Paul Shrivastava is Chief Sustainability Officer of Penn State University. He is also Director of Sustainability Institute, and Professor of Management at the Smeal College of Business.  Prior to this he served as the first Executive Director of Future Earth global research platform.

Paul is an academic entrepreneur.  He was part of the team that founded Hindustan Computer Ltd., one of India’s largest computer companies.  He founded the non-profit Industrial Crisis Institute, Inc. New York.  He founded the journal Organization and Environment, (published by Sage Publications).  He was founding President and CEO of eSocrates, Inc., a knowledge management software company, and the founding Chair of the Organizations and the Natural Environment Division of the Academy of Management.

Paul’s research uses science and arts to develop transdisciplinary solutions to sustainability challenges. His current focus is on implementation of Sustainable Development Goals. He is working with colleagues at Penn State, at Future Earth and at the United Nations to develop programs for implementing SDGs, and monitoring and measuring their progress. He believes that infusing sustainability across research, teaching, community and student engagement at Penn State University’s 23 campuses can help us implement sustainability across the Commonwealth of Pennsylvania.

Paul received his PhD from the University of Pittsburgh. He has published 17 books and over 100 articles in refereed and scholarly journals.  He has served on the editorial boards of numerous leading management education journals. His work was recognized with a Fulbright Senior Scholar Award and IIM Calcutta Distinguished Alumni Award.


Sha Xin Wei, Ph.D., is Professor and Director of the School of Arts, Media + Engineering at ASU. He directs the Synthesis Center for responsive environments and improvisation with colleagues in AME and affiliate research centers. From 2005-2013 Dr. Sha was the Canada Research Chair in media arts and sciences, and Associate Professor of Fine Arts at Concordia University in Montréal, Canada. From 2001 to 2013 he directed the Topological Media Lab, an atelier-laboratory for the study of gesture and materiality from computational and phenomenological perspectives. He established the TML at Georgia Institute of Technology in 2001, and moved the lab to Montréal in 2005 with the support of the Canada Fund for Innovation and the CRC.

Dr. Sha’s research concerns ethico-aesthetic improvisation, and a topological approach to morphogenesis and process philosophy. His particular areas of study include the realtime, continuous mapping of features extracted from gestural instruments (such as woven or non-woven fabrics) into parameters modulating the continuous synthesis of video, sound, and physical or software control systems. This technical work supports the expressive improvisation of gesture in dense, palpable fields of sound, video and structured light, and animated materials.

Sha’s art research includes the TGarden responsive environments (Ars Electronica, Dutch Electronic Art Festival, MediaTerra Athens, SIGGRAPH), Hubbub speech-sensitive urban surfaces, Membrane calligraphic video, Softwear gestural sound instruments, the WYSIWYG gesture-sensitive sounding weaving, Ouija performance-installations, Cosmicomics Elektra, eSea Shanghai and the IL Y A video membrane, and Einsteins Dreams time-conditioning instruments. Sha collaborated with choreographer Michael Montanaro and the Blue Riders ensemble to create a stage work inspired by Shelley’s Frankenstein, with experimental musicians, dancers and responsive media.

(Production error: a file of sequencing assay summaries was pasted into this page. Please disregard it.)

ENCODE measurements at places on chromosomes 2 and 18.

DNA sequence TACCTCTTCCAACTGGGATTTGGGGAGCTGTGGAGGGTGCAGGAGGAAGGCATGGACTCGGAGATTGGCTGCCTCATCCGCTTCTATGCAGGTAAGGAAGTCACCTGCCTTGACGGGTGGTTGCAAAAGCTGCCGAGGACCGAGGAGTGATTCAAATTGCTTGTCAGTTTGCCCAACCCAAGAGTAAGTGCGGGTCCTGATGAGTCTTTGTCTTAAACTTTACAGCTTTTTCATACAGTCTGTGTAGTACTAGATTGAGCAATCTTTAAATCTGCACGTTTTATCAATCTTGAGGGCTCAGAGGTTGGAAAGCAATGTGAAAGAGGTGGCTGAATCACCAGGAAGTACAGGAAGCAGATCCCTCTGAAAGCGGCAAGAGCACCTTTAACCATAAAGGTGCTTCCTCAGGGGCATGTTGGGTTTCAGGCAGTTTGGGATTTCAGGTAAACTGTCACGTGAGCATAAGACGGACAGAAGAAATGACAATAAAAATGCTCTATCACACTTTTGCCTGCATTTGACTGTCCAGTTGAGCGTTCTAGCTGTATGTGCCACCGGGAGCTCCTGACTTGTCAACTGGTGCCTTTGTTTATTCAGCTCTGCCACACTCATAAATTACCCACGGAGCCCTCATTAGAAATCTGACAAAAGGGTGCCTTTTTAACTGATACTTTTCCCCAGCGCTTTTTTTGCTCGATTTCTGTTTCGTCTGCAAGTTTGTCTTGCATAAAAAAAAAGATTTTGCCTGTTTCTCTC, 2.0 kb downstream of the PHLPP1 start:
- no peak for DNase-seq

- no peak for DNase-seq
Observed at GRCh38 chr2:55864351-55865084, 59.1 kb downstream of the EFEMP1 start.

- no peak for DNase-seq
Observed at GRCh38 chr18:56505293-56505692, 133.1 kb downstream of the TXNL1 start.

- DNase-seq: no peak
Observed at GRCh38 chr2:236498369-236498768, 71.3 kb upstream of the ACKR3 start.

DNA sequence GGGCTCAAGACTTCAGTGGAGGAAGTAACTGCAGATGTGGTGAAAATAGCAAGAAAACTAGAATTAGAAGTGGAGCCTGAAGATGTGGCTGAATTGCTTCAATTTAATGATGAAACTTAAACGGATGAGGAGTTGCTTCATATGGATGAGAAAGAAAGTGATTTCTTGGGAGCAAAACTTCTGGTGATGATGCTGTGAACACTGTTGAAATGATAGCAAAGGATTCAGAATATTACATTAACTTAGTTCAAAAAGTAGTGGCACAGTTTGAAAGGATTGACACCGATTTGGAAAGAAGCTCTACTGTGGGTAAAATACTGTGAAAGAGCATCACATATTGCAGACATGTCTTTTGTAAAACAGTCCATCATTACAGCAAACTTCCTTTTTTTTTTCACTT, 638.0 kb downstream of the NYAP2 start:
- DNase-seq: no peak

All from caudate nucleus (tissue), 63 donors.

Sha co-founded the Sponge art group in San Francisco to build public experiments in phenomenology of performance. With Sponge and other artists, Sha has directed event/installations in prominent experimental art venues including Ars Electronica Austria, DEAF / V2 The Netherlands, MediaTerra Greece, Banff Canada, Future Physical United Kingdom, Elektra Montréal, and eArts Shanghai. He has also exhibited media installations at Postmasters Gallery New York and Suntrust Gallery Atlanta. These works have been recognized by awards from major cultural foundations such as the Daniel Langlois Foundation for Art, Science and Technology; the LEF Foundation; the Canada Fund for Innovation; the Creative Work Fund in New York; Future Physical UK; and the Rockefeller Foundation.

Sha Xin Wei was trained in mathematics at Harvard and Stanford Universities, and worked more than 12 years in the fields of scientific computation, mathematical modeling and the visualization of scientific data and geometric structures In 1995, he extended his work to network media authoring systems and media theory coordinating a 3 year long workshop on interaction and computational media at Stanford. In 1997, he co-founded Pliant Research with colleagues from Xerox PARC and Apple Research Labs, dedicated to designing technologies that people and organizations can robustly reshape to meet evolving socio-economic needs. MIT Press has recently published Dr. Sha’s book, Poiesis, Enchantment, and Topological Matter.